A new startup in the same industry as my current startup asks me to join in order to leverage my current startup's insights. Should I do it and how?

I'm the founder of my current startup. The new startup is an opportunity to leverage my industry expertise twice. I would get shares in the new startup, but not have control. Obviously the idea would be to create a close partnership between both startups (they are quite complementary). I'm afraid of two things: 1/ This new startup may become a direct competitor one day. The industry is very big, with the largest player having only about 5% of the market. Still, our two startups are two of the very few players with an innovative concept in the industry. 2/ The insights that I transfer to the new startup, may spill over to the rest of the industry more easily (as I have little control), reducing our competitive advantage. How could I craft this partnership so that my two fears can never materialize?


I am not a lawyer and am not giving you professional advice here. Merely discussing the topic.

I see what they are getting from you...but what are you getting from them?

You lose control...they get your can be booted out at any time thereafter.

I don't see the upside.

If they want your expertise, they can pay you for it: hire you, license your product, etc.

If they don't want to work with you as a separate entity, that should tell you a lot about their true intentions and how badly they truly need you (or don't).

I personally would not get involved in an offer like the one you've described. You can still be friendly, offer to work together, be complimentary as you say, but I don't see any reason for you to give up control for a few shares in someone else's company, transfer your knowledge, and then be at risk of being kicked out because they don't need you any more. Plus, do you really want to be a minority shareholder and treated like an employee, rather than the owner?

I suppose you could have a legal agreement drafted but secrecy never lasts and your insights WILL be leaked sooner or later. I also doubt your position in the firm can be protected. Speak to an attorney as I am not an attorney.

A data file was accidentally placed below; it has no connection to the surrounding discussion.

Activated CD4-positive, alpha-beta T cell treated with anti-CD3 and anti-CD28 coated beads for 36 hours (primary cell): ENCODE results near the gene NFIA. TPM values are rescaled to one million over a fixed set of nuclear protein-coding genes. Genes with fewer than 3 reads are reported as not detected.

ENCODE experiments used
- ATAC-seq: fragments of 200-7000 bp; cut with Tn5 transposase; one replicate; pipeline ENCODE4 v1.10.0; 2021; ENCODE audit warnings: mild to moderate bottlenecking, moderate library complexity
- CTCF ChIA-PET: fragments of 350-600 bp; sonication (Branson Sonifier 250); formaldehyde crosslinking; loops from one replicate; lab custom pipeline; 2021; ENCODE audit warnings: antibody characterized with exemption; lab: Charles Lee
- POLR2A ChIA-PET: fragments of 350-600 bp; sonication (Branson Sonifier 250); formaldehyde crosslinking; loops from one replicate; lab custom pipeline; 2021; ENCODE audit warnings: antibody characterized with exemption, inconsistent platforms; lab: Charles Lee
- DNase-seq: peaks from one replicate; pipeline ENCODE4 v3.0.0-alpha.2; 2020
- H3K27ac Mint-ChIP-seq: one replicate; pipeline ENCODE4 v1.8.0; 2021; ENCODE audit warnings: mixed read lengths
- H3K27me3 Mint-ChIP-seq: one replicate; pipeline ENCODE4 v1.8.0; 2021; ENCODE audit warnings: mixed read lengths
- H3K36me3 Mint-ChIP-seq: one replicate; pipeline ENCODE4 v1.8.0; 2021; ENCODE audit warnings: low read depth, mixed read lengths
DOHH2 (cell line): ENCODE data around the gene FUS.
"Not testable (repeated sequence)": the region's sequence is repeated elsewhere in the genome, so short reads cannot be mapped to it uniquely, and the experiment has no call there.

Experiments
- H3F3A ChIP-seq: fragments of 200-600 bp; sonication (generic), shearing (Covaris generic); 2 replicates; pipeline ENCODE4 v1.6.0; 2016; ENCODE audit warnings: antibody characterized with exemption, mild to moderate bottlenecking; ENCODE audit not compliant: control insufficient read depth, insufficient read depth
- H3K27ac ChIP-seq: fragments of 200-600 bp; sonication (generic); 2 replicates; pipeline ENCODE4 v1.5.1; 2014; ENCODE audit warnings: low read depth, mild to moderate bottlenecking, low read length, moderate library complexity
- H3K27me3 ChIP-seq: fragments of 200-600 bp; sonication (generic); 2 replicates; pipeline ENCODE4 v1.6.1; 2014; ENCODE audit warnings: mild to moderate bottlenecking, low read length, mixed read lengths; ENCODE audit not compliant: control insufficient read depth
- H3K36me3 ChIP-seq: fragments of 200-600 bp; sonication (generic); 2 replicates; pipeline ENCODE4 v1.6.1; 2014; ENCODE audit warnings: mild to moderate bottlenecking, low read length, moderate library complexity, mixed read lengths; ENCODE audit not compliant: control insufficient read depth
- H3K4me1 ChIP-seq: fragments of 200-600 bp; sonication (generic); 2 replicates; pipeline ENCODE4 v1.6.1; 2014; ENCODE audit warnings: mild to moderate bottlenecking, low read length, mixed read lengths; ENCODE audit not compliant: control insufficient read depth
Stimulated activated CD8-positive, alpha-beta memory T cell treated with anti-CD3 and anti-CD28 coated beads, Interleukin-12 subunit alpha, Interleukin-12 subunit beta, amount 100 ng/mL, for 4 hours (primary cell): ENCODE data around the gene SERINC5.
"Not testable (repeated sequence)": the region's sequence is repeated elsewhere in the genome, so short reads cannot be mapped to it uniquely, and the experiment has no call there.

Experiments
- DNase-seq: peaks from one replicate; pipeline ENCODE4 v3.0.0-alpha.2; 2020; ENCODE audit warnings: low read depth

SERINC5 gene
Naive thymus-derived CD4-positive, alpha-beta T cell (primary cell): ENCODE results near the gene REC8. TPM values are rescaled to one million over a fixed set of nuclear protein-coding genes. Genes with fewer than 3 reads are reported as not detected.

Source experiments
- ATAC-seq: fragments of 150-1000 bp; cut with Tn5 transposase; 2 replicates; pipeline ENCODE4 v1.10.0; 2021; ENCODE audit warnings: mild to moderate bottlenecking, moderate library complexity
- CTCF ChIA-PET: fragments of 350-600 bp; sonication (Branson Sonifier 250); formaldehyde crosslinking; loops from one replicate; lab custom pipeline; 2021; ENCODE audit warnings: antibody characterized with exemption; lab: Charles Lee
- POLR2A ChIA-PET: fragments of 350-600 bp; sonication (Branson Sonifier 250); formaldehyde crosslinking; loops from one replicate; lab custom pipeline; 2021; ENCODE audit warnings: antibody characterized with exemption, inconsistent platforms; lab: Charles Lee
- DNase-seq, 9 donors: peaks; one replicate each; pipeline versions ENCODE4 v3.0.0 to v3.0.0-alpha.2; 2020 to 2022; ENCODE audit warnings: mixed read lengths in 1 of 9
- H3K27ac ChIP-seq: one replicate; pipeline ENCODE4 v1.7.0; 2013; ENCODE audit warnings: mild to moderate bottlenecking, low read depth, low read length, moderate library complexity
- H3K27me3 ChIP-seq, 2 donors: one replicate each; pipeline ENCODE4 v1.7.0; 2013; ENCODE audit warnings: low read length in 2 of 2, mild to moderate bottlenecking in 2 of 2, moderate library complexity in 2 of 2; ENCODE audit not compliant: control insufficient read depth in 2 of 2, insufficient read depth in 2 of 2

Answered 7 years ago

Once you have your strategy figured out, make sure you speak with a lawyer to protect you. I am not a lawyer but will give you some advice that has guided me in the past.

Firstly, It really depends on what you want and what you want to do. First you need to look at your current marketshare versus them and also what you project your future marketshare versus them will be. If you have about equal (or greater) marketshare then getting a minority share is not reasonable and you should negotiate for a fair share. If you have less marketshare than them, and you feel you might be losing traction, then you may want to take a deal with them, working with a lawyer to protect your interests and stake. I'm sure the lawyers will go over this, but you need to ask about anti-dilution clauses, employee termination (fight for termination only via just cause), board seat and/or visitation rights and share with minimal (or no) vesting period.

I would also base the decision on your personal familiarity of developing a business. If you believe you have and can get all the pieces to grow and build the business then I probably wouldn't take the deal, however if you are lacking talent aspects of your business, such as sales and business development, they may be able to provide it for you, or alternatively you can try and recruit a full time biz dev expert.

Also, in my personal experience, at this level litigation is far too costly and you should due your diligence on the company. How do they treat/handle their employees? How do they handle clients and vendors? Do you get a bad feeling that they will try and take advantage of you? Would you get along with them on a day to day? Do you feel that their company will grow yours or that it will be an anchor to you?

One more thing to consider, is the education from the exposure of being in relation with the firm. For instance, I made zero money from the equity from my startup but the education that I received being around business developers, angel networks, VCs and experts in various industries, as well as the contacts was well worth it. It can be like an PhD in entrepreneurship and that can be worth it.

Would love to know more about your specific situation and give some more industry specific advice if you like!

Have a great day and good luck.


Answered 7 years ago

1. If they are providing you a significant portion of equity and salary. Look at it as an acqui-hire.